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How China’s Spies Became Key Players in the Trade War

(Bloomberg) -- China’s main intelligence agency, the shadowy Ministry of State Security, has found itself thrust into the global spotlight as political and trade tensions between the U.S. and China flare. Two of its alleged assets have been publicly named in a sweeping U.S. indictment involving hacking on a global scale. After a top executive of Huawei Technologies Co. was arrested in Canada on a U.S. extradition request, it was MSS agents who abruptly detained two Canadians in China, sparking a diplomatic feud. (Huawei itself has long been suspected of building telecommunications equipment that could give Chinese intelligence a back door to spy on U.S. networks, a charge it denies.) The ministry’s reach continues to grow as President Xi Jinping strengthens security laws, while limits on its power remain vague.

1. What is the MSS?

Something of a mash-up, at least when compared with the U.S. It conducts intelligence operations abroad like the Central Intelligence Agency, counterespionage at home like the Federal Bureau of Investigation and cyber-snooping like the National Security Agency. Established in 1983, the number of employees is classified, as is the exact location of MSS headquarters, said to be a nondescript building in western Beijing. It has no public website or press office.

2. Who runs it?

Chen Wenqing, an ex-police chief who helped direct Xi’s nationwide anti-graft campaign, took over officially in 2016. Chen also serves as deputy director of the party’s National Security Commission, which was established by Xi in 2013 to give the party direct control over security affairs. The ministry is overseen by the State Council, China’s cabinet, which is run by Premier Li Keqiang, although Xi has taken a greater role in policy making than past presidents.

3. What does it get up to?

The National Security Law of 2015 extended the MSS’s powers from outer space to the ocean depths as well as the internet. It also required other government departments to cooperate. The MSS isn’t known to have a paramilitary or “black ops” function like the CIA. It operates secret detention facilities in China and is infamous for putting dissidents under house arrest without criminal charges including Chen Guangcheng, a blind civil-rights lawyer who fled to the U.S. Embassy in Beijing in 2012 and eventually moved to New York. In cyberspace, the ministry benefits from close ties between the state and Chinese tech giants Baidu, Alibaba and Tencent, according to Richard McGregor, a senior fellow at the Lowy Institute in Sydney.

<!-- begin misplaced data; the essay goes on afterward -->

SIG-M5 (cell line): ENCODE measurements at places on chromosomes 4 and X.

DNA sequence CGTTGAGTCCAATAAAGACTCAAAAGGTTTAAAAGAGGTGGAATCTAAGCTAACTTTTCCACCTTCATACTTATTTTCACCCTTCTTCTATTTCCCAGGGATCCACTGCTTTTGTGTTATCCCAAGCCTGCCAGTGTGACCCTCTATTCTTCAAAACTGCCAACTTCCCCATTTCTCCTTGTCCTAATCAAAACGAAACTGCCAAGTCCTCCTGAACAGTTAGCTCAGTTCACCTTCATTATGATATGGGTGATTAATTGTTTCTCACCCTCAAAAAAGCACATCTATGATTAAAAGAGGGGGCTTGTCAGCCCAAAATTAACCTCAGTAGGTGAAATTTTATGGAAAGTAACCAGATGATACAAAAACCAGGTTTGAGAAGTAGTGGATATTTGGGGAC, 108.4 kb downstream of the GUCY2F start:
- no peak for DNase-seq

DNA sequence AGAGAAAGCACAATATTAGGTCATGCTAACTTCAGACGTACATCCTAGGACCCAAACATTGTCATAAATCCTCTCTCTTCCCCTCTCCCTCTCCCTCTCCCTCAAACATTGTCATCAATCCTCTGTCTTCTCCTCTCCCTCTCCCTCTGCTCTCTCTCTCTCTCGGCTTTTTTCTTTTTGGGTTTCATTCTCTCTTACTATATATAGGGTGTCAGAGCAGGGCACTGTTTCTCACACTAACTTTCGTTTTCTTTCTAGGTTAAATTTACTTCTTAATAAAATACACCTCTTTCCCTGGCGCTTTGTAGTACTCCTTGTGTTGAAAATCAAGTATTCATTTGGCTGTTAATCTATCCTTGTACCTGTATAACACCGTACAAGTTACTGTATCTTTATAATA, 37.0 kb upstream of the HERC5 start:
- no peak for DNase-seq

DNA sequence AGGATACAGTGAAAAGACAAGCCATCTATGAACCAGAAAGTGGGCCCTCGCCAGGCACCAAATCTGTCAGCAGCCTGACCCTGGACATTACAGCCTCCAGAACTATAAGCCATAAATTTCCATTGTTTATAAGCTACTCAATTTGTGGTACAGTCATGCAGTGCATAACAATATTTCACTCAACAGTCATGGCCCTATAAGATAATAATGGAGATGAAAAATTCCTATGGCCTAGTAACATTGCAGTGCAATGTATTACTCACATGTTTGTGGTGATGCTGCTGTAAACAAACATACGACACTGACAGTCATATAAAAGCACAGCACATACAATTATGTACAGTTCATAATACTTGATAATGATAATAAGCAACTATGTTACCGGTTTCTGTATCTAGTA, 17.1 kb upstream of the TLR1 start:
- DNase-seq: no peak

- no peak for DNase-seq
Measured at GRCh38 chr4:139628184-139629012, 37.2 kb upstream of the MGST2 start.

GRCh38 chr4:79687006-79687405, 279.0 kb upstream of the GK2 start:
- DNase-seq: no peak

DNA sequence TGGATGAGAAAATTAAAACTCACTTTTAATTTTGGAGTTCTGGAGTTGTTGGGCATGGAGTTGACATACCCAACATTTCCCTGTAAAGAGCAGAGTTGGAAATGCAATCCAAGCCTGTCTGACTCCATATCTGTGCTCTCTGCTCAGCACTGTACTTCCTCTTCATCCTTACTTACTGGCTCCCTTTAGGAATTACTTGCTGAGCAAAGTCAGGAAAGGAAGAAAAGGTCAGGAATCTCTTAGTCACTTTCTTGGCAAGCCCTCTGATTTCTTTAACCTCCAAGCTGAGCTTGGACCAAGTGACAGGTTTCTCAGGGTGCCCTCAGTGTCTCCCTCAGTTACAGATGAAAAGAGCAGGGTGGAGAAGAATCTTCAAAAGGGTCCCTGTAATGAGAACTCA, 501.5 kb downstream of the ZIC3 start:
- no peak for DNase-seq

4. How’s its reputation?

Chinese and foreign detainees have alleged rights violations by security agents. Some have spoken of daily six-hour interrogations, no access to lawyers and confinement in cells under lights that never go out. Michael Kovrig, one of two Canadians detained after the Dec. 1 arrest of Huawei Chief Financial Officer Meng Wanzhou in Vancouver, was said to be facing similar conditions. Swedish human rights campaigner Peter Dahlin was detained for “endangering state security” in 2016 and later paraded onto Chinese state television to make a forced confession.

5. What’s the win/loss record?

The New York Times recently reported Chinese (and Russian) intelligence monitor President Donald Trump’s calls on unsecured cellular devices. The most likely Chinese culprit? The MSS, Peter Mattis, a former China analyst at the CIA, told Foreign Policy. In 2017, the Times reported that Chinese authorities had dismantled CIA operations in China over several years, killing at least a dozen of the agency’s sources in what U.S. officials called one of their worst intelligence breaches in decades. Australian outlets Fairfax Media/Nine News reported that the MSS was responsible for a wave of attacks on Australian companies in 2018, despite a bilateral agreement not to steal each other’s commercial secrets. On the other hand, a senior MSS officer, Yanjun Xu, was arrested in Belgium and extradited to the U.S. in October on charges of conspiring to steal trade secrets from top aviation firms -- reportedly the first time a Chinese government spy has been brought to America to face charges, and one in a series of U.S. indictments alleging economic espionage.

6. Does it work alone?

The ministry plays a leading role in a vast spy apparatus that includes the military, police and other state organs, all funneling information to party central. Its regional branches appear to have specific portfolios and missions. The Beijing bureau has been taking the lead in the Kovrig case. The Shanghai bureau has surfaced in a number of U.S. espionage cases, including the conviction of Kevin Mallory, an ex-U.S. defense contractor and CIA officer who sold classified documents to Chinese intelligence officials.

The Reference Shelf

  • China goes after pre-crime, a la “Minority Report.”
  • Here’s Wired on the U.S.’s first arrest of a Chinese state security officer.
  • Bloomberg Opinion’s Adam Minter on China’s elusive spies.
  • A Sydney Morning Herald investigation into agency cyber attacks.
  • Peter Mattis in the National Interest on the ministry’s inner workings.
  • Listen to a CSIS podcast on the history of China’s intelligence services.

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